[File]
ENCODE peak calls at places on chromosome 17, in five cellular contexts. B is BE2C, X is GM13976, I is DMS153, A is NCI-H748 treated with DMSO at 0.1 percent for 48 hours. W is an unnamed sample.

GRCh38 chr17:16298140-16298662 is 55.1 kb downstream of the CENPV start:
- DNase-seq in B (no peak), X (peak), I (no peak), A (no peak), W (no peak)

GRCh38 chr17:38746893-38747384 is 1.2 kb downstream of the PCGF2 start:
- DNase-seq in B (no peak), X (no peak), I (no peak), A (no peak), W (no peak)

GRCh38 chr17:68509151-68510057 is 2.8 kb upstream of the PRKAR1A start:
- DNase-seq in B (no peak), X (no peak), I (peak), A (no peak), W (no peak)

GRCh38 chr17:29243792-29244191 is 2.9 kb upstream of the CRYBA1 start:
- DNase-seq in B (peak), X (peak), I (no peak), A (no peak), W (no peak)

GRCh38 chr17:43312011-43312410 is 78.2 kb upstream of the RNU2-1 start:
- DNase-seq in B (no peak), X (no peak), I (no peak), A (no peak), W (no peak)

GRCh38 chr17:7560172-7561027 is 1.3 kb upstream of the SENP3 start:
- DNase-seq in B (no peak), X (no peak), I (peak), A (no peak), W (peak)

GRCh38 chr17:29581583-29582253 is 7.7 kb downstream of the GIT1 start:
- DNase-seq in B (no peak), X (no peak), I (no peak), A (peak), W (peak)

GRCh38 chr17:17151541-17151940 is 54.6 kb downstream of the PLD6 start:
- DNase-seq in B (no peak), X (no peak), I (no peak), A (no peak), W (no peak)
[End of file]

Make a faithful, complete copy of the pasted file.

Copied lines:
ENCODE peak calls at places on chromosome 17, in five cellular contexts. B is BE2C, X is GM13976, I is DMS153, A is NCI-H748 treated with DMSO at 0.1 percent for 48 hours. W is an unnamed sample.

GRCh38 chr17:16298140-16298662 is 55.1 kb downstream of the CENPV start:
- DNase-seq in B (no peak), X (peak), I (no peak), A (no peak), W (no peak)

GRCh38 chr17:38746893-38747384 is 1.2 kb downstream of the PCGF2 start:
- DNase-seq in B (no peak), X (no peak), I (no peak), A (no peak), W (no peak)

GRCh38 chr17:68509151-68510057 is 2.8 kb upstream of the PRKAR1A start:
- DNase-seq in B (no peak), X (no peak), I (peak), A (no peak), W (no peak)

GRCh38 chr17:29243792-29244191 is 2.9 kb upstream of the CRYBA1 start:
- DNase-seq in B (peak), X (peak), I (no peak), A (no peak), W (no peak)

GRCh38 chr17:43312011-43312410 is 78.2 kb upstream of the RNU2-1 start:
- DNase-seq in B (no peak), X (no peak), I (no peak), A (no peak), W (no peak)

GRCh38 chr17:7560172-7561027 is 1.3 kb upstream of the SENP3 start:
- DNase-seq in B (no peak), X (no peak), I (peak), A (no peak), W (peak)

GRCh38 chr17:29581583-29582253 is 7.7 kb downstream of the GIT1 start:
- DNase-seq in B (no peak), X (no peak), I (no peak), A (peak), W (peak)

GRCh38 chr17:17151541-17151940 is 54.6 kb downstream of the PLD6 start:
- DNase-seq in B (no peak), X (no peak), I (no peak), A (no peak), W (no peak)